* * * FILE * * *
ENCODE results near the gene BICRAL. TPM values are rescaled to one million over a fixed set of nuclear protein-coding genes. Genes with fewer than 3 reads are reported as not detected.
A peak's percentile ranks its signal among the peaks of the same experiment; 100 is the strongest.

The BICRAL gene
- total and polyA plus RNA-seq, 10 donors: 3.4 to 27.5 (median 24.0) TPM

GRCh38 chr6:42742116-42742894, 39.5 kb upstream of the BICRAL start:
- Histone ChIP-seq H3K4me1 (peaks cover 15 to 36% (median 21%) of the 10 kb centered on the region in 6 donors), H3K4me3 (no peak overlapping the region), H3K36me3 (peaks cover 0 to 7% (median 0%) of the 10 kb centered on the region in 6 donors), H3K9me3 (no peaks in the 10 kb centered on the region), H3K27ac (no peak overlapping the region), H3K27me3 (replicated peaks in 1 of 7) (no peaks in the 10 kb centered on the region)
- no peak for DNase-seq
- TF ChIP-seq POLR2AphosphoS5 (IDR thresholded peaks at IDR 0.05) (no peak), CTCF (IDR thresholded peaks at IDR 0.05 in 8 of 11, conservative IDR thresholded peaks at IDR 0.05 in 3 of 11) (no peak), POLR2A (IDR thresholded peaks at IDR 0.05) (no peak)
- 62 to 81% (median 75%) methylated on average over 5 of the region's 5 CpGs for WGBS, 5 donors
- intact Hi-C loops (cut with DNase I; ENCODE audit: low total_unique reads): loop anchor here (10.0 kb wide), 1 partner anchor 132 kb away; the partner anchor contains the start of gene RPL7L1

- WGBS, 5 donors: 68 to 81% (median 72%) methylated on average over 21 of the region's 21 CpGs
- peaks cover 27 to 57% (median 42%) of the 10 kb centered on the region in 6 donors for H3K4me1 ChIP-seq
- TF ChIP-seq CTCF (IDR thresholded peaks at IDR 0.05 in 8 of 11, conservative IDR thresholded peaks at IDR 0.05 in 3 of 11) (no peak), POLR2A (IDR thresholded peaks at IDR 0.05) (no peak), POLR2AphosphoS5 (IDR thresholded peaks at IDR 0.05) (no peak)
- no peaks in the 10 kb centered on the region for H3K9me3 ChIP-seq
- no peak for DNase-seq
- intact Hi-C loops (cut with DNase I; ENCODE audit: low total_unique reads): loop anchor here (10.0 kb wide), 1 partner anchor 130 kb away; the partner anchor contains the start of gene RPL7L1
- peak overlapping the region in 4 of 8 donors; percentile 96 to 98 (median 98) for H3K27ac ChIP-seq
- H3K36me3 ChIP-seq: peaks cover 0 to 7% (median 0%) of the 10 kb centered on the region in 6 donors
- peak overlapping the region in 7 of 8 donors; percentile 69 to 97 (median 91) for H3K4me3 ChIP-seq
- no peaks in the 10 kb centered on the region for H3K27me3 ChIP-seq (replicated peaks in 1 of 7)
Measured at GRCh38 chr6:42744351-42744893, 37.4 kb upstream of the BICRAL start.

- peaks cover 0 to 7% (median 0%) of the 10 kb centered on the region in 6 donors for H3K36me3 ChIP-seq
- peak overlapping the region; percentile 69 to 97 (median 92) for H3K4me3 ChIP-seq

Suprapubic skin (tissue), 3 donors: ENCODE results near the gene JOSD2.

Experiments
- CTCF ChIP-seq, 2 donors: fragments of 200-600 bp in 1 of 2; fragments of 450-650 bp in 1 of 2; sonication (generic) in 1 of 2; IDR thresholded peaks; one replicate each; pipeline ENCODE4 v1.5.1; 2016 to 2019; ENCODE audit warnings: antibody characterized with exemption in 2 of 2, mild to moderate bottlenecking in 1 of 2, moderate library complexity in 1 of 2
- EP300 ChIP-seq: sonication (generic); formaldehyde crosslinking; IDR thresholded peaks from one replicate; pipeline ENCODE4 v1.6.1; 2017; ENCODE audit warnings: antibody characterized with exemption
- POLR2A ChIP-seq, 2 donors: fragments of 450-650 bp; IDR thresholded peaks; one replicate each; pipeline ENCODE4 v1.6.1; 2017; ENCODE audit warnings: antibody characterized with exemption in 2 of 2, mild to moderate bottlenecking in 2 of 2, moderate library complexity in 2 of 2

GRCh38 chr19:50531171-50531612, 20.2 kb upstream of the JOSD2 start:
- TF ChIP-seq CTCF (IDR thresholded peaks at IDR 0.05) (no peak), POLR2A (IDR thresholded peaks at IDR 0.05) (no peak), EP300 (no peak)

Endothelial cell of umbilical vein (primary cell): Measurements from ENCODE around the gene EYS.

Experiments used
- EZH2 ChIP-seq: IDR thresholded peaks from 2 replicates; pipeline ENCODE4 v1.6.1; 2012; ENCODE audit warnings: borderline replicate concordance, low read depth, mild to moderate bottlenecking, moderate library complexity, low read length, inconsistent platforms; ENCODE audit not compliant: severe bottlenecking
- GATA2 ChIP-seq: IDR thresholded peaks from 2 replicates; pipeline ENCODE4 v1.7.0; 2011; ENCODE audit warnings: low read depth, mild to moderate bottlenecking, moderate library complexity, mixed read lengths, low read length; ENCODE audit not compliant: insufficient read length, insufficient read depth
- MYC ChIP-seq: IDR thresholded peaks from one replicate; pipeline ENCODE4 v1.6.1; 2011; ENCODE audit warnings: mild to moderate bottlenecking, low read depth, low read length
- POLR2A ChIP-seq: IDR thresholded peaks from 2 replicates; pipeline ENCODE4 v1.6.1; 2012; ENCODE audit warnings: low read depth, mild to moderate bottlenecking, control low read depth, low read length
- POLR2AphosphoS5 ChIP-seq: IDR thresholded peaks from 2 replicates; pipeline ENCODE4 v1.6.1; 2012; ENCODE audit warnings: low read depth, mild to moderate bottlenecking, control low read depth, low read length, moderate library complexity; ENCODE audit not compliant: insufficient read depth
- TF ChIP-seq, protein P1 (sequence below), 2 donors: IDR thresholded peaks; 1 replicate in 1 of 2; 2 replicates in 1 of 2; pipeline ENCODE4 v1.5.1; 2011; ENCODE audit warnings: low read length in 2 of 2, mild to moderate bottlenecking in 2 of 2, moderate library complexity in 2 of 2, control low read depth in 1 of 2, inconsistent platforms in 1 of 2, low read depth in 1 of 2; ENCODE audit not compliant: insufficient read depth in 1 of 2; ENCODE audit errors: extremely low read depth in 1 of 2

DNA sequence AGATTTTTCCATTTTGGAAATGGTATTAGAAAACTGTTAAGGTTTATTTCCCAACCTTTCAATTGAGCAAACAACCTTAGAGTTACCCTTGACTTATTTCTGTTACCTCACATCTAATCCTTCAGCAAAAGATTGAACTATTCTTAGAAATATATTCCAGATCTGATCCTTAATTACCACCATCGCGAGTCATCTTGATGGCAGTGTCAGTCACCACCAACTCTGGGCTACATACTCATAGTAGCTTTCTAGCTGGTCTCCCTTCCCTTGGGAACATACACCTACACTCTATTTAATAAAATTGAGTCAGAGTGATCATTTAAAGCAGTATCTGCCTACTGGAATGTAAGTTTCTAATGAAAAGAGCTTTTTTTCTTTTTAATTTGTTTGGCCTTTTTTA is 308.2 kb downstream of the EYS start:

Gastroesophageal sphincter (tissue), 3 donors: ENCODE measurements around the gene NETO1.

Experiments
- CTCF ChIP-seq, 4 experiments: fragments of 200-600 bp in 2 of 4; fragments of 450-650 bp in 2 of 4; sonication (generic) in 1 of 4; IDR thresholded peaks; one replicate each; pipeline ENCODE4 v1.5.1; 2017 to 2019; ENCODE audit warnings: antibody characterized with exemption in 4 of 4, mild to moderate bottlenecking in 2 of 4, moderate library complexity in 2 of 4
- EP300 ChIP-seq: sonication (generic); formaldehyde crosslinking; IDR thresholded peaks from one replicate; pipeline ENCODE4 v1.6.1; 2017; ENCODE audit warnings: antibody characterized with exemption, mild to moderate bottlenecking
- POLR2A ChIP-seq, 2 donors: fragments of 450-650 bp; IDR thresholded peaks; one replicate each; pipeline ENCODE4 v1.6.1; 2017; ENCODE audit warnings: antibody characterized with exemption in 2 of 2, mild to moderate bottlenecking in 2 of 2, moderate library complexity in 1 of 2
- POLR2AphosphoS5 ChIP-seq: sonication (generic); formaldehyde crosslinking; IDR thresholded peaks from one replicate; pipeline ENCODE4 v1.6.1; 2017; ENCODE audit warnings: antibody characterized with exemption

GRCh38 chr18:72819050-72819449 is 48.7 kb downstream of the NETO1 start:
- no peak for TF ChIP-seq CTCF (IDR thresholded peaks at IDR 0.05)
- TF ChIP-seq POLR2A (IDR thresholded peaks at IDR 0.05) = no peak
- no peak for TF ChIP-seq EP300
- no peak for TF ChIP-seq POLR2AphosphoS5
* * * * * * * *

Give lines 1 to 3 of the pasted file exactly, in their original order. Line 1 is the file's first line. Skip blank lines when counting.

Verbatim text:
ENCODE results near the gene BICRAL. TPM values are rescaled to one million over a fixed set of nuclear protein-coding genes. Genes with fewer than 3 reads are reported as not detected.
A peak's percentile ranks its signal among the peaks of the same experiment; 100 is the strongest.

The BICRAL gene